A ‘vaccine conversation’ campaign at public housing high-rises in Melbourne’s north and west is being rolled out by community health service, cohealth, to dispel myths and fill information gaps about the COVID-19 vaccine.
The campaign will be delivered by cohealth’s team of nearly 100 trained multi-lingual public housing residents who act as ‘Health Concierges’. The Concierges will be stationed in the foyer of public housing towers to have conversations with fellow residents about the vaccine, often in their first language.
The Health Concierge program, funded by the Victorian State Government, has been praised as best practice community engagement, and key to ensuring ‘hard-to-reach’ communities who may have low health literacy are able to access the vaccine. The program ensures residents are informed about lockdowns and outbreaks and vaccinations.
“This model puts everyday community members at the centre of the COVID recovery, building their capacity to lead their own community through the vaccine rollout,” said Nicole Bartholomeusz, Chief Executive, cohealth.
“We can’t simply rely on Government websites, or translated fliers, to convey vaccine information. People want to talk about the vaccine with someone they trust who has shared experiences and speaks their language,” said Ms Bartholmeusz.
“The role of our Health Concierges is to turn government speak into community speak, to dispel myths, and guide people to reliable and accurate information.”
The hard lockdown of residents of high-rise towers has also created a feeling of mistrust of authority, says cohealth, so finding new ways to get vaccine information to them is key.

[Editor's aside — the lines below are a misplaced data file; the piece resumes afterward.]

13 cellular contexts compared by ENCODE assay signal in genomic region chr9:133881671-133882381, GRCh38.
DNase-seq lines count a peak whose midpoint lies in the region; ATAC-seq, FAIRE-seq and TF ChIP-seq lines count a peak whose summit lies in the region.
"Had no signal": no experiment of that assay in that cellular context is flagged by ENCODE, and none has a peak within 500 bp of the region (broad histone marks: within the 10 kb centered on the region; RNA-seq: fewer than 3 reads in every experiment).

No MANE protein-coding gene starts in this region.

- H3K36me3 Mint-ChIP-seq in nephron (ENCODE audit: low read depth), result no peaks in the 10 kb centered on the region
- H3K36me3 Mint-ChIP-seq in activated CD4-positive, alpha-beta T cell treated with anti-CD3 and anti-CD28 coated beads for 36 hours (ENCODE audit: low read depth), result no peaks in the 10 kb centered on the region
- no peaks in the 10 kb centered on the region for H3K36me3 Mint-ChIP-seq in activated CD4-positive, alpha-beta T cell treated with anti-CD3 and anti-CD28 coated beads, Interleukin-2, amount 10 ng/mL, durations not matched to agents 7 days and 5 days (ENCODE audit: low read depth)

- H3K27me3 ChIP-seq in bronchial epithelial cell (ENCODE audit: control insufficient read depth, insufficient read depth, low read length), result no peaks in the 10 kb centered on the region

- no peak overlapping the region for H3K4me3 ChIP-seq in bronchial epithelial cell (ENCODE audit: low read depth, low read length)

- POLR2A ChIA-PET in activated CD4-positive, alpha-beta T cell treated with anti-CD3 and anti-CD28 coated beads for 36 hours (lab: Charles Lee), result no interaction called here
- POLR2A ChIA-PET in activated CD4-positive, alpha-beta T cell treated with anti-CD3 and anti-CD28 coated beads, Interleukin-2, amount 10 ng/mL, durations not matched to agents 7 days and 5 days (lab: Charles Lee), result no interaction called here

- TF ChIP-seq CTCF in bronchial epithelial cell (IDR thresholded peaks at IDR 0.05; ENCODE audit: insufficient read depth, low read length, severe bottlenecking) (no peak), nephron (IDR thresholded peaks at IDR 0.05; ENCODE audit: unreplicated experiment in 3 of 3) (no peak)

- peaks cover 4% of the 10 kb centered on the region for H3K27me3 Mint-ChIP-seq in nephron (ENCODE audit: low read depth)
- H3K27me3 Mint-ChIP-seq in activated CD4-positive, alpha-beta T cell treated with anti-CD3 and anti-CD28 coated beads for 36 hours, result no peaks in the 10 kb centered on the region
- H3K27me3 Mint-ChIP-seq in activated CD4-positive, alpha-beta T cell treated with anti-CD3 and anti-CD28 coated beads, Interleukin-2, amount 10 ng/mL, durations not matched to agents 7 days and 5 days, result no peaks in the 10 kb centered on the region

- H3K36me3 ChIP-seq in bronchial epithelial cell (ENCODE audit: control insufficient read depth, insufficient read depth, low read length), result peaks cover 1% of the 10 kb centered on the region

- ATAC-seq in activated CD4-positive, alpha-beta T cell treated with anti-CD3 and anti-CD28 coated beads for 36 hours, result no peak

“People living in public housing are often facing a range of other disadvantages which make them more vulnerable to COVID-19, so it is vital that the vaccine reaches them.”
“Residents of public housing are more likely to be living on a low income, have chronic health conditions or disability, and have a history of trauma.”
The Health Concierge team are equipped with vaccine information resources in English and other languages which can be shared with fellow residents. The Health Concierges also provide residents with face masks and hand sanitiser.
A cohealth survey conducted in January of 630 residents of public and community housing, rooming houses and other shared accommodation found that one-third of respondents reported that they needed more clear information in order to decide on getting the vaccine.
Only 2.5 per cent said they would not get the vaccine for religious of cultural reasons, and 14 per cent said that they needed more information to assure them that the vaccine was medically safe. Nearly 1-in-4 of those who were surveyed needed information in a language other than English.
“The people who live in public and community housing and other high-density housing have the same questions and concerns about the vaccine as the rest of the population. Our job is to make sure they can access accurate, factual information via a source that they trust,” said Ms Bartholmeusz.
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cohealth is a Victorian not-for-profit community health organisation that strives to improve health and wellbeing for all. It provides universal access to services as well as targeted programs and assertive models to address the health disparities experienced by disadvantaged groups. cohealth offers a broad range of high quality, integrated health and support services, including medical, oral, pharmacy, mental health and drug and alcohol services.